• Fig. 4 Visualization of the 20 occipital lobe models, trained to predict EmoNet categories from brain responses to emotional images.

    Visualization based on PCA reveals three important emotion-related features of the visual system. (A) Scatterplots depict the location of 20 emotion categories in PCA space, with colors indicating loadings onto the first three principal components (PCs) identified from 7214 voxels that retain approximately 95% of the spatial variance across categories. The color of each point is based on the component scores for each emotion (in an additive red-green-blue color space; PC1 = red, PC2 = green, PC3 = blue). Error bars reflect bootstrap SE. (B) Visualization of group average coefficients that show mappings between voxels and principal components. Colors are from the same space as depicted in (A). Solid black lines indicate boundaries of cortical regions based on a multimodal parcellation of the cortex (41). Surface mapping and rendering were performed using the CAT12 toolbox (42). (C) Normalized confusion matrix shows the proportion of data that are classified into 20 emotion categories. Rows correspond to the correct category of cross-validated data, and columns correspond to predicted categories. Gray colormap indicates the proportion of predictions in the dataset, where each row sums to a value of 1. Correct predictions fall on the diagonal of the matrix; erroneous predictions comprise off-diagonal elements. Data-driven clustering of errors shows 15 groupings of emotions that are all distinguishable from one another. (D) Visualization of distances between emotion groupings. Dashed line indicates minimum cutoff that produces 15 discriminable categories. Dendrogram was produced using Ward’s linkage on distances based on the number of confusions displayed in (C). See Supplementary Text for a description and validation of the method.

  • Fig. 5 Multiclass classification of occipital lobe activity reveals five discriminable emotion clusters.

    (A) Dendrogram illustrates hierarchical clustering of emotion categories that maximizes discriminability. The x axis indicates the inner squared distance between emotion categories. The dashed line shows the optimal clustering solution; cluster membership is indicated by color. (B) Confusion matrix for the five-cluster solution depicts the proportion of trials that are classified as belonging to each cluster (shown by the column) as a function of ground truth membership in a cluster (indicated by the row). The overall five-way accuracy is 40.54%, where chance is 20%. (C) Model weights indicate where increasing brain activity is associated with the prediction of each emotion category. Maps are thresholded at a voxel-wise threshold of P < 0.05 for display.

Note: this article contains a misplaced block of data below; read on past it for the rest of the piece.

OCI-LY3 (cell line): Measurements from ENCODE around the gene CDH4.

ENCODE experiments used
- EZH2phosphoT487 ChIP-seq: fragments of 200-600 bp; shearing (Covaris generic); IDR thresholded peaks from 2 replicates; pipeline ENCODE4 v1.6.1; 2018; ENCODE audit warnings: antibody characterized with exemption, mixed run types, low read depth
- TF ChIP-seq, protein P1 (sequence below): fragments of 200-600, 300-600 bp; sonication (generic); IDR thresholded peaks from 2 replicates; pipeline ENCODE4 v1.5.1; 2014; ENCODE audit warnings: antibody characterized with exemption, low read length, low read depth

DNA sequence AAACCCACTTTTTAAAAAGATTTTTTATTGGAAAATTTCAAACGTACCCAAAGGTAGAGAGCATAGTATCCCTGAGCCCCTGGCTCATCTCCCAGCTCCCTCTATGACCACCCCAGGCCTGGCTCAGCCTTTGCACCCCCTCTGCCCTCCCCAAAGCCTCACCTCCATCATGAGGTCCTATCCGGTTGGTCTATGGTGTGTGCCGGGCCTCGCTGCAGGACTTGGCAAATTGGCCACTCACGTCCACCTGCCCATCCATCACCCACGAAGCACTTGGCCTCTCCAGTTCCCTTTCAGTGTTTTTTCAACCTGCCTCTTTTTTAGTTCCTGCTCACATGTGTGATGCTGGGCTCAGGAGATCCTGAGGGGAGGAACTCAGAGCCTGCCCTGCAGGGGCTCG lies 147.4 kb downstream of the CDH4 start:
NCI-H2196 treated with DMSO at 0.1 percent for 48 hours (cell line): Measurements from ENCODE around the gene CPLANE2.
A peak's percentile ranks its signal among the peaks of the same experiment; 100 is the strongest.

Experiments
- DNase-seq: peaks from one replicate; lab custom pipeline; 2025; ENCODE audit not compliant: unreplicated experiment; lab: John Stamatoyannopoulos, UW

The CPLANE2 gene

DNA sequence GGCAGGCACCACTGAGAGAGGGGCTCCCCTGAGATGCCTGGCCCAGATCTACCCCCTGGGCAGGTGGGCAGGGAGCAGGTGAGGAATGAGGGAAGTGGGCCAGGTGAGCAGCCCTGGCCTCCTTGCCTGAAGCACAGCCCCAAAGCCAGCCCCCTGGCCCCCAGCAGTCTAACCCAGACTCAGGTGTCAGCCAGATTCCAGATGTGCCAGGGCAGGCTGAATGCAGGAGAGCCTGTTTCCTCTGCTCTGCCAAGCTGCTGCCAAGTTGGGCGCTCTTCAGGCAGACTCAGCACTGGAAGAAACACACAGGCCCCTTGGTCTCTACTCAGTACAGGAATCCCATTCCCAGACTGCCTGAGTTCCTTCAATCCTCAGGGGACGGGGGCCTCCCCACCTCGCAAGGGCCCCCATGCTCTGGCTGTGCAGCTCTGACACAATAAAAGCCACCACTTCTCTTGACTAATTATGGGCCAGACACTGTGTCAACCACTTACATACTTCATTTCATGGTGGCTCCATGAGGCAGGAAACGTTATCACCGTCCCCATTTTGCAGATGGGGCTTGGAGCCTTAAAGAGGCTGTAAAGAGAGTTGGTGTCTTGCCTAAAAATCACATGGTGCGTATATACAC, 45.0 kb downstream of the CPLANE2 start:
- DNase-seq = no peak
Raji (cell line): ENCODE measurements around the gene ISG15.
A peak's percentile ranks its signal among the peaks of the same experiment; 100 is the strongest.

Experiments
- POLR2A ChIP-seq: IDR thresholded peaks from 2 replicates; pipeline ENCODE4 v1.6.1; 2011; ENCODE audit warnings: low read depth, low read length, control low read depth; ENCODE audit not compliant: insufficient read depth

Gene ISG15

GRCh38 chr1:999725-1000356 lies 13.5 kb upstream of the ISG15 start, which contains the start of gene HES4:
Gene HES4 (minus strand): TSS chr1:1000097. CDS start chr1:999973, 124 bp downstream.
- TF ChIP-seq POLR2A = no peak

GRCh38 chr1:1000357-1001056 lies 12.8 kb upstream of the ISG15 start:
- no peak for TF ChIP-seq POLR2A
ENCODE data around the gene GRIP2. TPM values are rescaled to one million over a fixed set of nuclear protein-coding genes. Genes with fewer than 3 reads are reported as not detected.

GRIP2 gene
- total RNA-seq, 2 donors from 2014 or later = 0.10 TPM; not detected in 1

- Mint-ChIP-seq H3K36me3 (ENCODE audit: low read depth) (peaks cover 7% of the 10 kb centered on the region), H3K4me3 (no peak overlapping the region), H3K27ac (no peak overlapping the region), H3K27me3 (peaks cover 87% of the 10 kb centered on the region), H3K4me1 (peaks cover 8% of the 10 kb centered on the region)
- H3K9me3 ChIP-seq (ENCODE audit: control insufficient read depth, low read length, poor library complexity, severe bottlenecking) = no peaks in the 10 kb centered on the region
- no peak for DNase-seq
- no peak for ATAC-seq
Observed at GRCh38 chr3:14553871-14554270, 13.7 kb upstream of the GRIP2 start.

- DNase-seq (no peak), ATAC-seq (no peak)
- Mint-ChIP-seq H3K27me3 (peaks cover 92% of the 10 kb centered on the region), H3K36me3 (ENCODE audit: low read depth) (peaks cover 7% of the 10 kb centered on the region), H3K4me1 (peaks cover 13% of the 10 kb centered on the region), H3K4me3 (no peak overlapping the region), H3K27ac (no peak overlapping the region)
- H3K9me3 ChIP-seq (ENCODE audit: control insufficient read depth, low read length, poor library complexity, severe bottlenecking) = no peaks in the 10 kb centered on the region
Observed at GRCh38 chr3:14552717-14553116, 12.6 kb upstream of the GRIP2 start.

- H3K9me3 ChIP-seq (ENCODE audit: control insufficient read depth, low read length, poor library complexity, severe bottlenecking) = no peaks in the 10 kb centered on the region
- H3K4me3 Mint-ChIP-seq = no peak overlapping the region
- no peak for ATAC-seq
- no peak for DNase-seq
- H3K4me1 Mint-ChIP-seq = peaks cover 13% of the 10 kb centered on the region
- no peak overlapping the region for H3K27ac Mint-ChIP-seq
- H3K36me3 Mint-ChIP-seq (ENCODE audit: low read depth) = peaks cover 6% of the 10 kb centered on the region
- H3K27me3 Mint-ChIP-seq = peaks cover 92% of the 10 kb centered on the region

Supplementary Materials

  • Supplementary material for this article is available at http://advances.sciencemag.org/cgi/content/full/5/7/eaaw4358/DC1

    Supplementary Text

    Fig. S1. Comparison of different CNN architectures.

    Fig. S2. Visual features associated with different emotion schemas.

    Fig. S3. Dimensionality of CNN predictions in the holdout dataset estimated with PCA and clustering of classification errors in 20-way classification.

    Fig. S4. Surface renders depict where decreases (blue) or increases (red) in fMRI activation are predictive of activation in emotion category units of EmoNet.

    Fig. S5. Information about emotion schema is distributed across human visual cortex.

    Fig. S6. Decoding EmoNet activation using fMRI responses from different visual areas and a model comprising the entire occipital lobe.

    Fig. S7. Results of simulations using repeated random subsampling to assess sample size and power for fMRI experiment I.

    Fig. S8. Classification of images containing dogs from ImageNet (68).

    Fig. S9. Simulated experiments used to evaluate the bias of the discriminable cluster identification method.

    Movie S1. Model predictions for action trailers.

    Movie S2. Model predictions for horror trailers.

    Movie S3. Model predictions for romantic comedy trailers.

    References (6168)

  • Supplementary Materials

    The PDF file includes:

    • Supplementary Text
    • Fig. S1. Comparison of different CNN architectures.
    • Fig. S2. Visual features associated with different emotion schemas.
    • Fig. S3. Dimensionality of CNN predictions in the holdout dataset estimated with PCA and clustering of classification errors in 20-way classification.
    • Fig. S4. Surface renders depict where decreases (blue) or increases (red) in fMRI activation are predictive of activation in emotion category units of EmoNet.
    • Fig. S5. Information about emotion schema is distributed across human visual cortex.
    • Fig. S6. Decoding EmoNet activation using fMRI responses from different visual areas and a model comprising the entire occipital lobe.
    • Fig. S7. Results of simulations using repeated random subsampling to assess sample size and power for fMRI experiment I.
    • Fig. S8. Classification of images containing dogs from ImageNet (68).
    • Fig. S9. Simulated experiments used to evaluate the bias of the discriminable cluster identification method.
    • Legends for movies S1 to S3
    • References (6168)

    Download PDF

    Other Supplementary Material for this manuscript includes the following:

    • Movie S1 (.mp4 format). Model predictions for action trailers.
    • Movie S2 (.mp4 format). Model predictions for horror trailers.
    • Movie S3 (.mp4 format). Model predictions for romantic comedy trailers.